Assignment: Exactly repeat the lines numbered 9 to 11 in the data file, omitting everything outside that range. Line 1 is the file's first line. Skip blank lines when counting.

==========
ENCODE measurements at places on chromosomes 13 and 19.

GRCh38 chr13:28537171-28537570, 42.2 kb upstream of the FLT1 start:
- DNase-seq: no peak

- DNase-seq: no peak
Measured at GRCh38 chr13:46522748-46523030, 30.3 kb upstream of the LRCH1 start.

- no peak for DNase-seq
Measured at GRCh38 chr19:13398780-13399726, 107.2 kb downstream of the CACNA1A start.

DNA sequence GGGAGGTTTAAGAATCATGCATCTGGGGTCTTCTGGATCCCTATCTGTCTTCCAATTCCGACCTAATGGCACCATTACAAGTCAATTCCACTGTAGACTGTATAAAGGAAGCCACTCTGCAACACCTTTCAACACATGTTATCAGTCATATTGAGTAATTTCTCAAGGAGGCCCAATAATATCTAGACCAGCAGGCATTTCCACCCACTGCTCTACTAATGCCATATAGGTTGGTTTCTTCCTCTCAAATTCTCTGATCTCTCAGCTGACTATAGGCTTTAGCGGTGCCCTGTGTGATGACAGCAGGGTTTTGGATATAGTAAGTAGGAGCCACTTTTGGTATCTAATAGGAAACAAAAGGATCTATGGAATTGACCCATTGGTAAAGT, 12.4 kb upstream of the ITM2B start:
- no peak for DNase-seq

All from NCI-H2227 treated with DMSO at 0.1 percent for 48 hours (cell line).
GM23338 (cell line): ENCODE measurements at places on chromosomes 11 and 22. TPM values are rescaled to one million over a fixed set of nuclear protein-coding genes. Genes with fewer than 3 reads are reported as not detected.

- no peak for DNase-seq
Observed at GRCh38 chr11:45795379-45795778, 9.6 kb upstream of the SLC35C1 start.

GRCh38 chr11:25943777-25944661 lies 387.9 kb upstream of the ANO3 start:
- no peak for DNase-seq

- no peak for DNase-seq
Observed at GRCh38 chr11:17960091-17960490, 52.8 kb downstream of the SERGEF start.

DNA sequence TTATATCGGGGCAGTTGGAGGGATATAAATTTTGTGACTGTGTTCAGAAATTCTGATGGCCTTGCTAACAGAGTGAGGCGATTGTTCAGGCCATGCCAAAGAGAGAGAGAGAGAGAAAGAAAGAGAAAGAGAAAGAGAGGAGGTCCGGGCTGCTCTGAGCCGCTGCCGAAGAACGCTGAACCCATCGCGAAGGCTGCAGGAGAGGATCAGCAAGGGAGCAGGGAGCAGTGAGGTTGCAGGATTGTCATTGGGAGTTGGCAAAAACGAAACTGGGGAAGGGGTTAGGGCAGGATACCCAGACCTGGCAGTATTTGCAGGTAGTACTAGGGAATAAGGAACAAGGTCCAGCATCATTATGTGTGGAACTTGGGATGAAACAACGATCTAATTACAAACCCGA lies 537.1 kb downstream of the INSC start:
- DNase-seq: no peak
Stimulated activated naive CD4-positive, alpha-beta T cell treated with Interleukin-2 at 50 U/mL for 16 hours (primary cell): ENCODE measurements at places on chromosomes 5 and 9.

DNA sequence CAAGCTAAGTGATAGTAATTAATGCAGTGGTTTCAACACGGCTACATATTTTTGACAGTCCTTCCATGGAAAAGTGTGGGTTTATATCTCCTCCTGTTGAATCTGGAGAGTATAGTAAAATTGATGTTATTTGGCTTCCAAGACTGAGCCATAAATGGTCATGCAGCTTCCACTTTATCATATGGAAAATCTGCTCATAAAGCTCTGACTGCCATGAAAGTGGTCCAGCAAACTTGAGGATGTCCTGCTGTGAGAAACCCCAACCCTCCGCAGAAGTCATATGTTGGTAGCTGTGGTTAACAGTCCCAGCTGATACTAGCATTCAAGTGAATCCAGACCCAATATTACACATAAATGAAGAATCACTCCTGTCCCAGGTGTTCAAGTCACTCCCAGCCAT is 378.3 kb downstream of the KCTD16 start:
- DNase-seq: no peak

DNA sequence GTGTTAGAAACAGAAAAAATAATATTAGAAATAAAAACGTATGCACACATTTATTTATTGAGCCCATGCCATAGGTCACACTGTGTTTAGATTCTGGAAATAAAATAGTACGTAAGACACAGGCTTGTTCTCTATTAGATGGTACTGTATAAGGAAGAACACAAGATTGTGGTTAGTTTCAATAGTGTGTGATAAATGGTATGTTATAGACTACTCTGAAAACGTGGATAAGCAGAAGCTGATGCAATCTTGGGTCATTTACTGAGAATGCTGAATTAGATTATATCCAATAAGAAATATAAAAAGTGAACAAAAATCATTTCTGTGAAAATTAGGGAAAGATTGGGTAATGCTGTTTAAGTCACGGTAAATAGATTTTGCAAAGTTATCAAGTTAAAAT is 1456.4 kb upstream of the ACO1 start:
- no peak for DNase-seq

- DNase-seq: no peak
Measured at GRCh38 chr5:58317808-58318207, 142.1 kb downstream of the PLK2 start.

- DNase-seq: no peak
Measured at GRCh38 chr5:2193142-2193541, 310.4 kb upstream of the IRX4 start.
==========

- no peak for DNase-seq

All from NCI-H2227 treated with DMSO at 0.1 percent for 48 hours (cell line).
GM23338 (cell line): ENCODE measurements at places on chromosomes 11 and 22. TPM values are rescaled to one million over a fixed set of nuclear protein-coding genes. Genes with fewer than 3 reads are reported as not detected.